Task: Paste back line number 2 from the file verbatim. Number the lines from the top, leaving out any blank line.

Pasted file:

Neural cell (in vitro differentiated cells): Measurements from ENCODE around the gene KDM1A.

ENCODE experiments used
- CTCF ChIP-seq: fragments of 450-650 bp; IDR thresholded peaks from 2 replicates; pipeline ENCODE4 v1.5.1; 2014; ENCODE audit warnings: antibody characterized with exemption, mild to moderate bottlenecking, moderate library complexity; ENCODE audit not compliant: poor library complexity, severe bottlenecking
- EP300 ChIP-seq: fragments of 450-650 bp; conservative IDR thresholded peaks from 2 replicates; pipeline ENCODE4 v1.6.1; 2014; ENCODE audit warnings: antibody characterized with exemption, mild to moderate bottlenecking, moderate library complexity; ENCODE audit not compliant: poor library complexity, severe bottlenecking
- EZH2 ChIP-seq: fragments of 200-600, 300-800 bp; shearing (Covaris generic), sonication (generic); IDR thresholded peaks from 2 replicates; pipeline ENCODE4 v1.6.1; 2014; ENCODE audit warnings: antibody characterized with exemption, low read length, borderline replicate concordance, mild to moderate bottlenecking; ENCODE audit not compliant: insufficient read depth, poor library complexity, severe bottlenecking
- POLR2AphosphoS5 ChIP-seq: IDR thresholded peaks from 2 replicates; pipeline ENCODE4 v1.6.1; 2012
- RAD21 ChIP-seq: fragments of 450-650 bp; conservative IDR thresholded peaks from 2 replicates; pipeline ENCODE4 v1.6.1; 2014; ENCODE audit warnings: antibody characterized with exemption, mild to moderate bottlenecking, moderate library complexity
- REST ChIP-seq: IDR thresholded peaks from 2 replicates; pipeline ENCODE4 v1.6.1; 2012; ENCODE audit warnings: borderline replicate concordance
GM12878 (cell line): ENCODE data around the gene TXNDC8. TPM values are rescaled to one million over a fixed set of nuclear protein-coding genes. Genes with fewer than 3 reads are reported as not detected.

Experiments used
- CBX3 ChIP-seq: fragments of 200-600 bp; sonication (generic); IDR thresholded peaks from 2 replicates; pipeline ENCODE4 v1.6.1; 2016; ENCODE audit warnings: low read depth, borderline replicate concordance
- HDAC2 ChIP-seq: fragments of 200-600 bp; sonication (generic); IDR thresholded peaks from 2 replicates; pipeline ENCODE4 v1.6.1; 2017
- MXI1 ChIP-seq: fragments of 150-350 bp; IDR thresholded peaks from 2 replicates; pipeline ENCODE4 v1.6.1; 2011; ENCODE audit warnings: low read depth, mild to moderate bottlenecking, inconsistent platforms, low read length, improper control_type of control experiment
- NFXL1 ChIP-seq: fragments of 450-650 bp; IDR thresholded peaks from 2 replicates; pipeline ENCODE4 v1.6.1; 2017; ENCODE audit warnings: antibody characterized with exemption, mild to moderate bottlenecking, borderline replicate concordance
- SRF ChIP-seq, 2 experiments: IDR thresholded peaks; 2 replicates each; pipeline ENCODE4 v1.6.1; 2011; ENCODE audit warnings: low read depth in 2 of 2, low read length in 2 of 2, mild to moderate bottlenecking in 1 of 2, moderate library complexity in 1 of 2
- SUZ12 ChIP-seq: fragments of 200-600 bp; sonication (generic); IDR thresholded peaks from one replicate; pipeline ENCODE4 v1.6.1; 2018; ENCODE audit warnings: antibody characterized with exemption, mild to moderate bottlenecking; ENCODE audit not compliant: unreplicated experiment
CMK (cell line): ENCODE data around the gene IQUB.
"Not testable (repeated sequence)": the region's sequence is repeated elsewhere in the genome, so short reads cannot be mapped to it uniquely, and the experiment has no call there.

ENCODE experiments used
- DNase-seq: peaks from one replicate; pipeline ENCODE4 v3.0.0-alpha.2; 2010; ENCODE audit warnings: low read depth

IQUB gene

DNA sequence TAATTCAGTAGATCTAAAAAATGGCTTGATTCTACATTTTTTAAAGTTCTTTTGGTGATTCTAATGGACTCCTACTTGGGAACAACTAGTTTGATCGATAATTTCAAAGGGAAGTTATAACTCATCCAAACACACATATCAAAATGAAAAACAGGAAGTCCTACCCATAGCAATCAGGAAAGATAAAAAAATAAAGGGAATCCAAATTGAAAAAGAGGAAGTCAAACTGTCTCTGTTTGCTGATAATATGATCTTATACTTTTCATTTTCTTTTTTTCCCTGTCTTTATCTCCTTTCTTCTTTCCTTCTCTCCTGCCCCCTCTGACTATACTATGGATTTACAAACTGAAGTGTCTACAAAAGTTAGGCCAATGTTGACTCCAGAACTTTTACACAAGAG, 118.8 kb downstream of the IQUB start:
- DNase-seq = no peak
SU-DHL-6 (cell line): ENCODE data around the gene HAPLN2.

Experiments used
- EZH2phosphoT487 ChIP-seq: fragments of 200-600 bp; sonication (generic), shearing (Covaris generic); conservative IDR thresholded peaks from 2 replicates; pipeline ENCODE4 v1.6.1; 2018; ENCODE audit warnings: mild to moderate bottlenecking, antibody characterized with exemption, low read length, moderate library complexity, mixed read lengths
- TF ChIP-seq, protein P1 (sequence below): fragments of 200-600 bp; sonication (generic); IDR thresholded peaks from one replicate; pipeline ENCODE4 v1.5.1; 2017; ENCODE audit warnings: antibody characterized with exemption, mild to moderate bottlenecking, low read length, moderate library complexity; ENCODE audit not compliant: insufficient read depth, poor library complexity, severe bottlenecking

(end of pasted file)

ENCODE experiments used